Shortlink it

Now we’ll need to turn that into a shortlink. Why? Well, QR codes work better with shorter links. As the amount of information the code holds gets longer, it gets more pixels in it, and thus it gets harder for the readers to read. Thus we want to keep the amount of data in it as short as possible.

You can use any shortlink service you like for this purpose. bit.ly is the most common. I have my domain on Google Apps and I used their shortlink system to allow me to keep it under my own domain’s control that way. So my shortlink ended up being http://sl.ottodestruct.com/beer . :)

Note: There is an advantage to using a shortlink system you control entirely here. If you want to change the payment link, then you can do it without changing the shortlink. This is useful because changing the shortlink after you generate the QR code may not be an option. What if you make t-shirts with the QR code on it? That link that you put into the code needs to be pretty darned permanent and not subject to change. If you control where the link goes, then you can change the content at that link easily anytime.

Whatever you prefer, just make that shortlink.

Make the QR Code

Finally, the easy part. Take your final shortlink and put it at the end of this URL:

http://chart.apis.google.com/chart?cht=qr&chs=192×192&choe=UTF-8&chl=

That’s using the Google Chart API to generate the QR code for you. The result is an image. You can put it on your pages however you like.

Example of my final image link:

http://chart.apis.google.com/chart?cht=qr&chs=192×192&choe=UTF-8&chl=http://sl.ottodestruct.com/beer

So it’s pretty straightforward, really. When somebody scans that with any code reading app, then it’ll send them to Paypal to complete the donation for the amount you set in the first place.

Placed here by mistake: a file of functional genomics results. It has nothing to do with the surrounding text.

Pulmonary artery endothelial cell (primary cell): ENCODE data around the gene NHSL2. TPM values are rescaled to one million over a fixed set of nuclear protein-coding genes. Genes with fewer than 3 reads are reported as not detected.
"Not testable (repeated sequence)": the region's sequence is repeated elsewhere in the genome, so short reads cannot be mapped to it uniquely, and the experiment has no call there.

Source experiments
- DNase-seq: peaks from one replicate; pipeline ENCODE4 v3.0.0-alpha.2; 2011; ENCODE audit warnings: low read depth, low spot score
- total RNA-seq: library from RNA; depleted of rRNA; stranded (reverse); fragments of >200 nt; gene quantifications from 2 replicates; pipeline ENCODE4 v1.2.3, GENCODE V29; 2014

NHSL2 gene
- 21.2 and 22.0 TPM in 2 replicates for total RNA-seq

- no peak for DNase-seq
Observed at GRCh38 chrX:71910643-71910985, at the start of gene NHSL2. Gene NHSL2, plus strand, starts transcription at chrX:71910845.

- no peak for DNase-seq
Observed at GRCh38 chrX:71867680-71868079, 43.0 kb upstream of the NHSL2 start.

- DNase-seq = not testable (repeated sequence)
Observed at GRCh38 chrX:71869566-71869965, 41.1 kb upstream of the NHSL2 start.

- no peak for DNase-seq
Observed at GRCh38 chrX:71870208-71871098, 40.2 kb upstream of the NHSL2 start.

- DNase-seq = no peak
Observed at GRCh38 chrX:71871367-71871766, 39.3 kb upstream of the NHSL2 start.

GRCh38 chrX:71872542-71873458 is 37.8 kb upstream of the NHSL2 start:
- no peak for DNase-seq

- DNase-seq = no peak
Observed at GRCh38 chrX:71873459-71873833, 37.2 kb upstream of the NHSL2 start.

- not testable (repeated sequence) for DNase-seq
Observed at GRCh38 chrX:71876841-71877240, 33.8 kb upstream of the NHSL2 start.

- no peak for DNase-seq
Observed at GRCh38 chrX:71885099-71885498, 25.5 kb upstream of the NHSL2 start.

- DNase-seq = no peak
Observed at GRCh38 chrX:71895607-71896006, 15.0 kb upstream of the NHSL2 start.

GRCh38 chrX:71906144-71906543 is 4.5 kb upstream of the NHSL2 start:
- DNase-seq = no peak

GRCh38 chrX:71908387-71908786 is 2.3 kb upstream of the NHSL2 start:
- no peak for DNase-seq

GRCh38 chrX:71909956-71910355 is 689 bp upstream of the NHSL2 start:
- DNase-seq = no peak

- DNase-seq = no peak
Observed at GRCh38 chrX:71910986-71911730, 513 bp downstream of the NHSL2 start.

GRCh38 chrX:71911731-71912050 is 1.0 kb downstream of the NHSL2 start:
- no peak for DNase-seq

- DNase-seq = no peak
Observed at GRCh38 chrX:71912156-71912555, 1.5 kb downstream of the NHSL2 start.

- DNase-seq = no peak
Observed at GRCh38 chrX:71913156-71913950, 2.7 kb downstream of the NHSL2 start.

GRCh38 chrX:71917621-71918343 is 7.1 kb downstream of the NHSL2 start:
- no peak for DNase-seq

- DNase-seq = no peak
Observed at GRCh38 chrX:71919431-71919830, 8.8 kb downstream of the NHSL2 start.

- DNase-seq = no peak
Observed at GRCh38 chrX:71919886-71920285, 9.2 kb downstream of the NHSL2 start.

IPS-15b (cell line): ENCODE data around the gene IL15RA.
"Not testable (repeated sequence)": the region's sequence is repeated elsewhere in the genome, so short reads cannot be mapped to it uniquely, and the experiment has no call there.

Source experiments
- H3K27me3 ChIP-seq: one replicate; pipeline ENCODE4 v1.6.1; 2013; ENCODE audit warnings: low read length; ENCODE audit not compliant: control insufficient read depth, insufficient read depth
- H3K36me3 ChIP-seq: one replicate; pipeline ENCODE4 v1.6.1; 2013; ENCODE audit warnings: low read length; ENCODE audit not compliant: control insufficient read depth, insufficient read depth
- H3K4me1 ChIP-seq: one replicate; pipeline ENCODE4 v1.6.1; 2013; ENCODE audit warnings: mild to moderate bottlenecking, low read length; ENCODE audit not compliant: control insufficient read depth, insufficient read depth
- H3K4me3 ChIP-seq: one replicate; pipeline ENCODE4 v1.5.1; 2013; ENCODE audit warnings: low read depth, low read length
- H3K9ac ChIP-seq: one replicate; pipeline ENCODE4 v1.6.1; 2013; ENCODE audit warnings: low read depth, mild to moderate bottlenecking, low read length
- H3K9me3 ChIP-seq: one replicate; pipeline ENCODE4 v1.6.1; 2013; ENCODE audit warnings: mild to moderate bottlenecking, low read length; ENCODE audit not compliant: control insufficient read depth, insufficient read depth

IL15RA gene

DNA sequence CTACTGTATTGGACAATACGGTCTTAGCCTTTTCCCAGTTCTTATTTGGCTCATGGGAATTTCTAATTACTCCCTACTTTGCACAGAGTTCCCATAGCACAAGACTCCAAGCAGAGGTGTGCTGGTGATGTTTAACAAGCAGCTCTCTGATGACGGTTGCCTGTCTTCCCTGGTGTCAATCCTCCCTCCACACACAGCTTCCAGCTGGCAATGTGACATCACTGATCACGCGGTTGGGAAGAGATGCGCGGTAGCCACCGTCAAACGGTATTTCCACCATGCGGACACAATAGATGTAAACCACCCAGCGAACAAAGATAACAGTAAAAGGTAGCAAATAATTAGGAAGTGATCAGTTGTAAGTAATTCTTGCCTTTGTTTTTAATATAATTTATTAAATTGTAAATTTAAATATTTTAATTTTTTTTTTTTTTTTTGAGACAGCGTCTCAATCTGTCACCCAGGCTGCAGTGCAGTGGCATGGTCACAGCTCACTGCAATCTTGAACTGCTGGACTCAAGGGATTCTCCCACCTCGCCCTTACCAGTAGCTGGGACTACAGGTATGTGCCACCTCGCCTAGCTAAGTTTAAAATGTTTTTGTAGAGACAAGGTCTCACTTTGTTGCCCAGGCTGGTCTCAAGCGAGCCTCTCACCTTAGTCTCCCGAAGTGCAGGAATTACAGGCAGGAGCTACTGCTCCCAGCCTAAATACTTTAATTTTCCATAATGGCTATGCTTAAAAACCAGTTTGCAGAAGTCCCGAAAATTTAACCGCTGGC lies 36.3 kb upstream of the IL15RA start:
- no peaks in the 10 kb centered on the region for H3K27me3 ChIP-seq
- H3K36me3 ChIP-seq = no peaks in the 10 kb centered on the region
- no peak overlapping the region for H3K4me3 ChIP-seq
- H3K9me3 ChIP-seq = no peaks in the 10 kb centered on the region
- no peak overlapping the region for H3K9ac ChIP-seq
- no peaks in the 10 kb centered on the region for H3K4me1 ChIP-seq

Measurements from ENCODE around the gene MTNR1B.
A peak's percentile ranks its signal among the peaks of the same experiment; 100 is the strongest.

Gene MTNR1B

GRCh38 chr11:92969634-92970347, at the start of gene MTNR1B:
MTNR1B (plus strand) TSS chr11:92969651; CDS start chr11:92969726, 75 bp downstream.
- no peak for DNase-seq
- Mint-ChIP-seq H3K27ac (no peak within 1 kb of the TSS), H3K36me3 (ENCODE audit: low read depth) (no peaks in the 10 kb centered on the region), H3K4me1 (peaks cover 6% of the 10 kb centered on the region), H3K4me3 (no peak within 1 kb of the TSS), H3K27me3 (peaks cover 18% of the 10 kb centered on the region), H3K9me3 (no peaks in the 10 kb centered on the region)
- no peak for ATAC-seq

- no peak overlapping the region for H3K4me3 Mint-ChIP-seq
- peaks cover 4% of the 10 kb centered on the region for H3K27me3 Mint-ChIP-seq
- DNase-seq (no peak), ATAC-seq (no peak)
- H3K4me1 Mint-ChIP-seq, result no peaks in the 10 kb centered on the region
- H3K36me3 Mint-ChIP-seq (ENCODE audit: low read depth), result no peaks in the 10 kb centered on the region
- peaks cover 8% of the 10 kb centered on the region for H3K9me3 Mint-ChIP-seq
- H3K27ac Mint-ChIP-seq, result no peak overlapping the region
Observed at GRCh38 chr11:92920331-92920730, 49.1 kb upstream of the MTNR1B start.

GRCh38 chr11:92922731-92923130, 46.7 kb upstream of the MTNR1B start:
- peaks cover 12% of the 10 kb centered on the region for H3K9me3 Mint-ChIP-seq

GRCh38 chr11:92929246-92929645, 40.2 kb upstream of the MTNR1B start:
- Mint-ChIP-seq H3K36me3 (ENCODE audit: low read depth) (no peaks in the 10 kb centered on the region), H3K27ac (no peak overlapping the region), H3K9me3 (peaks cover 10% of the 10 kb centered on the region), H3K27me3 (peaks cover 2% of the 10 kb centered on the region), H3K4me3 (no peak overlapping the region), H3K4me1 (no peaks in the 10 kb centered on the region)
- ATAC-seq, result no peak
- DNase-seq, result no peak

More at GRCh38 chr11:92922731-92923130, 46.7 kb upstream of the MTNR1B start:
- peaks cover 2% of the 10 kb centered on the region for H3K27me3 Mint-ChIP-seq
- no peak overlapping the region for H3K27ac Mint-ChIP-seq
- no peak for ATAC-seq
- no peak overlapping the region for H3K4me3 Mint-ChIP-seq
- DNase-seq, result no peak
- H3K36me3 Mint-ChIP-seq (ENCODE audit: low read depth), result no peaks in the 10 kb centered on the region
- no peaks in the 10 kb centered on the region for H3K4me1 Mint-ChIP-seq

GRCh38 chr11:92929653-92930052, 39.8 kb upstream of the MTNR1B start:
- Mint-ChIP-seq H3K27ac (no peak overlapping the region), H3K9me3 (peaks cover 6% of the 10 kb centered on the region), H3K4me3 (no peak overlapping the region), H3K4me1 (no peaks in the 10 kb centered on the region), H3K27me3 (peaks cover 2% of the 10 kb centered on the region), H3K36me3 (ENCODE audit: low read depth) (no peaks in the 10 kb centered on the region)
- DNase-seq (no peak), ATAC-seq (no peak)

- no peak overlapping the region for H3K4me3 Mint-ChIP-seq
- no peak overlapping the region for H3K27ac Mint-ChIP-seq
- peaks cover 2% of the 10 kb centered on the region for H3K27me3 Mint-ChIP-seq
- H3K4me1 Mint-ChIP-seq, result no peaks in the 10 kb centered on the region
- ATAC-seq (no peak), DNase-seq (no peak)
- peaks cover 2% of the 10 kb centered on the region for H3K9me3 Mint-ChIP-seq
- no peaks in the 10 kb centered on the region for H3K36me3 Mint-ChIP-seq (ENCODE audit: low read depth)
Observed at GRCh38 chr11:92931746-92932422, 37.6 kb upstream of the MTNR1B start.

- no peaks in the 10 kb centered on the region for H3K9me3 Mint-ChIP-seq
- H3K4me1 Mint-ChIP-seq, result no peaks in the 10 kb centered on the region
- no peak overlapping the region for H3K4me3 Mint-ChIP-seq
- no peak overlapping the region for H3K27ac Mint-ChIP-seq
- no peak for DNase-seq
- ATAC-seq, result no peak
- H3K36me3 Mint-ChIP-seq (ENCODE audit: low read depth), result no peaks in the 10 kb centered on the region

Neat.

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(Note to future readers: This is fixed in WordPress 3.3, so this article is now out-of-date. See http://core.trac.wordpress.org/changeset/18541 for the patch.)

I was not aware that other people didn’t know about this until recently, but since it seems to be little known, I thought I’d write a post on the topic.

Chain LinksIn WordPress, you should never start the custom permalink string with any of these %postname%, %category%, %tag%, or %author%. (Unless you know what you’re doing, of course. :) )

Meaning that “%category%/%postname% ” is a bad custom permalink string. So is just “%postname%” for that matter.

Why? Well, it has to do with how the WordPress Rewrite system works.

Rewriting Explained

See, when you request a URL from a WordPress site, WordPress gets the URL and then has to parse it to determine what it is that you’re actually asking for.

It does this by using a series of rules that are built whenever you add new content to WordPress. Generally the list of rules is pretty small, but there are specific cases that can cause it to balloon way out of control.

Normal Rules

Let’s say you’re using a normal permalink string, like my preferred “%year%/%postname%”. The rules that are generated will look like this:

/robots.txt (for the privacy settings)
/feed/* (for normal feeds of any kind)
/comments/* (for comments feeds)
/search/* (pretty url for searches, not often used)
/category/%category% (category archives)
/tag/%tag% (tag archives)
/author/%author% (author archives)
/%year%/%month%/%day% (with each of those after year being optional)
/%year%/%postname% (this is the permalink string you define)
/%pagename% (any Page)

The way that system works is that it compares the URL it has to each of those in turn, from the top to the bottom. When one of them fits, then WordPress knows what to display and how to do it.

Note that the order I listed those in is is significant. Each one from the top down is less specific than the previous one.  For example, “robots.txt” matches only that, while “/feed/*” matches anything starting with /feed/. And so on down the list. The %postname%, %category%, %tag%, %author%, and %pagename% will match any string, but the other WordPress % ones will only match numeric fields. Like %year% is always a number.

Notice that the last one is %pagename%. This basically matches everything, because %pagename% can be anything at all. Even hierarchical pages like /plugins/whatever/something will cause this to match. It’s the fall-through position. And then, if that page doesn’t actually exist on your site, then this causes the query to trigger the 404 condition internally, which causes your theme’s 404.php to load up.

Pretty simple and straightforward, really.

Problem Rules

The problem comes in when you try to use a non-number for the beginning of your permalink string. Let’s examine those last two rules closer:

/%year%/%postname% (this is the permalink string you define)
/%pagename% (any Page)

What if you used “%category%/%postname%” for your custom permalink string? Now those last two rules are these:

/%category%/%postname% (this is the permalink string you define)
/%pagename% (any Page)